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Why do these things happen? Well, Einstein describes it very clearly in his little book: it all comes down to his choices in defining simultaneity. As described also in Peter Galison’s excellent book, Einstein’s Clocks; Poincaré’s Maps: Empires of Time, clock synchronization was a big issue when Einstein was writing on relativity. Railroads, map-making, colonization and other economic activities all depended in various ways on the ability to synchronize clocks. This is what is meant by simultaneity: how do we know when two events occur at the same time? Einstein chose to define simultaneity operationally, that is, by how we can measure it, rather than as a more abstract notion about when events are “really” simultaneous. Einstein’s approach was part of a tendency toward “positivism,” the scientific choice of focusing only on what can be measured, and downplaying or eliminating entirely those concepts that can’t be measured directly.

Einstein suggested that simultaneity should be defined operationally as the perception of simultaneous events, and this perception would include an assumption that the information being perceived traveled at the same speed no matter where it came from. The example he gives relies on a passenger on a moving train. If the passenger sees two lightning strikes at the same time, one in front and one in the rear of the train (using mirrors if necessary in order to see both ways), they will be considered simultaneous.

But for a person on the embankment next to the moving train these same two lightning flashes would not be simultaneous because of the time it takes for those flashes of light to reach each observer. This is because the train is moving toward one flash and away from the other. But that’s not the case, of course, for the person on the embankment. In this way, simultaneity becomes relative and depends on the motion of the observer. This is a key point and is literally the origin of the entire structure of Einstein’s relativity theories and the strange relativistic effects of time dilation and length contraction.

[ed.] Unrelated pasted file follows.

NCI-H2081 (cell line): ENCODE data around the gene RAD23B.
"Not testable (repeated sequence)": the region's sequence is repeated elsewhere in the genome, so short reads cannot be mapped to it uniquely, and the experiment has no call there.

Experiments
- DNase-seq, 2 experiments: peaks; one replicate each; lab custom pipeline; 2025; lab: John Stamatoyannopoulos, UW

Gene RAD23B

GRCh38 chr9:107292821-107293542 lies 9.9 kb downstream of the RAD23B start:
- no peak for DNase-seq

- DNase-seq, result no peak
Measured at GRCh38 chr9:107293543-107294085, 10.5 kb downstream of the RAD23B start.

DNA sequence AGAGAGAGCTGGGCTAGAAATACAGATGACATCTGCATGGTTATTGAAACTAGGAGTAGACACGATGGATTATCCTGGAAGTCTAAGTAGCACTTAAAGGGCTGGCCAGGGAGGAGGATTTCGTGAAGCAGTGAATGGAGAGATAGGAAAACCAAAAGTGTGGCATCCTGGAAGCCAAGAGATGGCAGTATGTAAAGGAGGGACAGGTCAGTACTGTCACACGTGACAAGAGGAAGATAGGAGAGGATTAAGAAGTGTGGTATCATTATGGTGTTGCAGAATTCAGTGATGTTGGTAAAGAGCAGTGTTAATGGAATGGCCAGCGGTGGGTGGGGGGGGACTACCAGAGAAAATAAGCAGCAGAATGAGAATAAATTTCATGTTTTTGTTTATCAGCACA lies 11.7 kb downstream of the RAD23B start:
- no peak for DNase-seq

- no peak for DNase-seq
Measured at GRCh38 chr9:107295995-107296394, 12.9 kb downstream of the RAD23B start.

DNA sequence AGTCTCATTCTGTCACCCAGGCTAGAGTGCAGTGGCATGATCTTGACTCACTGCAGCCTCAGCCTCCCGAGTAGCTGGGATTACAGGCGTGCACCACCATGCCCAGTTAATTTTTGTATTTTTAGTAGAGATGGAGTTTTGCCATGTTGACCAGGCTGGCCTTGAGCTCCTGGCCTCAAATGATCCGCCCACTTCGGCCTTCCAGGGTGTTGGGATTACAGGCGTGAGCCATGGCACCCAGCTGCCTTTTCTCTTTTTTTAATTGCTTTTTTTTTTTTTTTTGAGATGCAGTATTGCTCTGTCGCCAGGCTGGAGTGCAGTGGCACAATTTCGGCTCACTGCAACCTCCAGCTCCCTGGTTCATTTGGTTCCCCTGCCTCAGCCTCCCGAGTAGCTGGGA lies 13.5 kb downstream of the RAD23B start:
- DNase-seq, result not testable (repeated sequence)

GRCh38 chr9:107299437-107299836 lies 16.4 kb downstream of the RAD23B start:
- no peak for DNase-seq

There is a remarkable and telling passage in Einstein’s little book where he explains his reasoning for his proposed definition of simultaneity (p. 27 of the 1952 edition, emphasis in the original):

“There is only one demand to be made of the definition of simultaneity, namely, that in every real case it must supply us with an empirical decision as to whether or not the conception that has to be defined is fulfilled. That my definition satisfies this demand is indisputable. That light requires the same time to traverse the path [from the first lightning flash in front of the train and from the second lightning flash behind the train] is in reality neither a supposition nor a hypothesis about the physical nature of light, but a stipulation which I can make of my own free will in order to arrive at a definition of simultaneity.”

Einstein is, then, stating his view that he’s simply assuming (stipulating) that the speed of light is constant for all observers, no matter their speed, and then seeing where this assumption takes us. A key consequence of the relativity of simultaneity is the idea of a “block universe” in which past, present and future all in some manner exist already. As Einstein stated in a 1952 letter: “The distinction between past, present and future is a stubbornly persistent illusion.”